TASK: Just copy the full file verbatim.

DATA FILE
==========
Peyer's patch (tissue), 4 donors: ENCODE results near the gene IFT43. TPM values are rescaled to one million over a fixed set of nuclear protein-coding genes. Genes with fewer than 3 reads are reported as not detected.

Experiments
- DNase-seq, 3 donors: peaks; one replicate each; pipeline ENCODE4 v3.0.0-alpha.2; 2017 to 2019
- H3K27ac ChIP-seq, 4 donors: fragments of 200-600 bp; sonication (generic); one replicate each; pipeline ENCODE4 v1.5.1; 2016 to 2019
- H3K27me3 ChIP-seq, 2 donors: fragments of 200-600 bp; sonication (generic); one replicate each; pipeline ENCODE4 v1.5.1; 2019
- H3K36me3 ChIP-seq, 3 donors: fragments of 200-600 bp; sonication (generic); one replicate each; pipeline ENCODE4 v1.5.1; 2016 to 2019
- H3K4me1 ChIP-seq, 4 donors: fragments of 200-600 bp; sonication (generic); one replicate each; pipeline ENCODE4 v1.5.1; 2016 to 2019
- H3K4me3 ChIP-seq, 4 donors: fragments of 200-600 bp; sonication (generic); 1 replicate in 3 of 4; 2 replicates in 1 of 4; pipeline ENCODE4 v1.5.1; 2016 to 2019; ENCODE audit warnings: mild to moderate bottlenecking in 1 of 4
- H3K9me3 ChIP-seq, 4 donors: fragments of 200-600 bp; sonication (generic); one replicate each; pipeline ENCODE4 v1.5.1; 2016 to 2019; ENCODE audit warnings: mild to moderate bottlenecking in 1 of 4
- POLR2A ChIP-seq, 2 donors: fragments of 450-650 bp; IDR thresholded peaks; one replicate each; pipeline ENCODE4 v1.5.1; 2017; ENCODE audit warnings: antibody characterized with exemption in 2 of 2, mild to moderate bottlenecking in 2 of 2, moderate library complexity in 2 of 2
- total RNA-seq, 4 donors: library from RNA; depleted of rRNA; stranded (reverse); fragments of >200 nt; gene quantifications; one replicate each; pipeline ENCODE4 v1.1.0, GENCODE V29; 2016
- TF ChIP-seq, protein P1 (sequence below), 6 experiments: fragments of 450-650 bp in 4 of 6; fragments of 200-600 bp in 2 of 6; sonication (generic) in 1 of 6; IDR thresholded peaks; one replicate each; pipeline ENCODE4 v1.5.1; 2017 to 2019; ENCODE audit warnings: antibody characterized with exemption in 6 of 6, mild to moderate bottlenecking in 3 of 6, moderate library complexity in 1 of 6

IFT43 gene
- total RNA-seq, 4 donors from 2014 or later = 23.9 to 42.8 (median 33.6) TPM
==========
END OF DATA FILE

Peyer's patch (tissue), 4 donors: ENCODE results near the gene IFT43. TPM values are rescaled to one million over a fixed set of nuclear protein-coding genes. Genes with fewer than 3 reads are reported as not detected.

Experiments
- DNase-seq, 3 donors: peaks; one replicate each; pipeline ENCODE4 v3.0.0-alpha.2; 2017 to 2019
- H3K27ac ChIP-seq, 4 donors: fragments of 200-600 bp; sonication (generic); one replicate each; pipeline ENCODE4 v1.5.1; 2016 to 2019
- H3K27me3 ChIP-seq, 2 donors: fragments of 200-600 bp; sonication (generic); one replicate each; pipeline ENCODE4 v1.5.1; 2019
- H3K36me3 ChIP-seq, 3 donors: fragments of 200-600 bp; sonication (generic); one replicate each; pipeline ENCODE4 v1.5.1; 2016 to 2019
- H3K4me1 ChIP-seq, 4 donors: fragments of 200-600 bp; sonication (generic); one replicate each; pipeline ENCODE4 v1.5.1; 2016 to 2019
- H3K4me3 ChIP-seq, 4 donors: fragments of 200-600 bp; sonication (generic); 1 replicate in 3 of 4; 2 replicates in 1 of 4; pipeline ENCODE4 v1.5.1; 2016 to 2019; ENCODE audit warnings: mild to moderate bottlenecking in 1 of 4
- H3K9me3 ChIP-seq, 4 donors: fragments of 200-600 bp; sonication (generic); one replicate each; pipeline ENCODE4 v1.5.1; 2016 to 2019; ENCODE audit warnings: mild to moderate bottlenecking in 1 of 4
- POLR2A ChIP-seq, 2 donors: fragments of 450-650 bp; IDR thresholded peaks; one replicate each; pipeline ENCODE4 v1.5.1; 2017; ENCODE audit warnings: antibody characterized with exemption in 2 of 2, mild to moderate bottlenecking in 2 of 2, moderate library complexity in 2 of 2
- total RNA-seq, 4 donors: library from RNA; depleted of rRNA; stranded (reverse); fragments of >200 nt; gene quantifications; one replicate each; pipeline ENCODE4 v1.1.0, GENCODE V29; 2016
- TF ChIP-seq, protein P1 (sequence below), 6 experiments: fragments of 450-650 bp in 4 of 6; fragments of 200-600 bp in 2 of 6; sonication (generic) in 1 of 6; IDR thresholded peaks; one replicate each; pipeline ENCODE4 v1.5.1; 2017 to 2019; ENCODE audit warnings: antibody characterized with exemption in 6 of 6, mild to moderate bottlenecking in 3 of 6, moderate library complexity in 1 of 6

IFT43 gene
- total RNA-seq, 4 donors from 2014 or later = 23.9 to 42.8 (median 33.6) TPM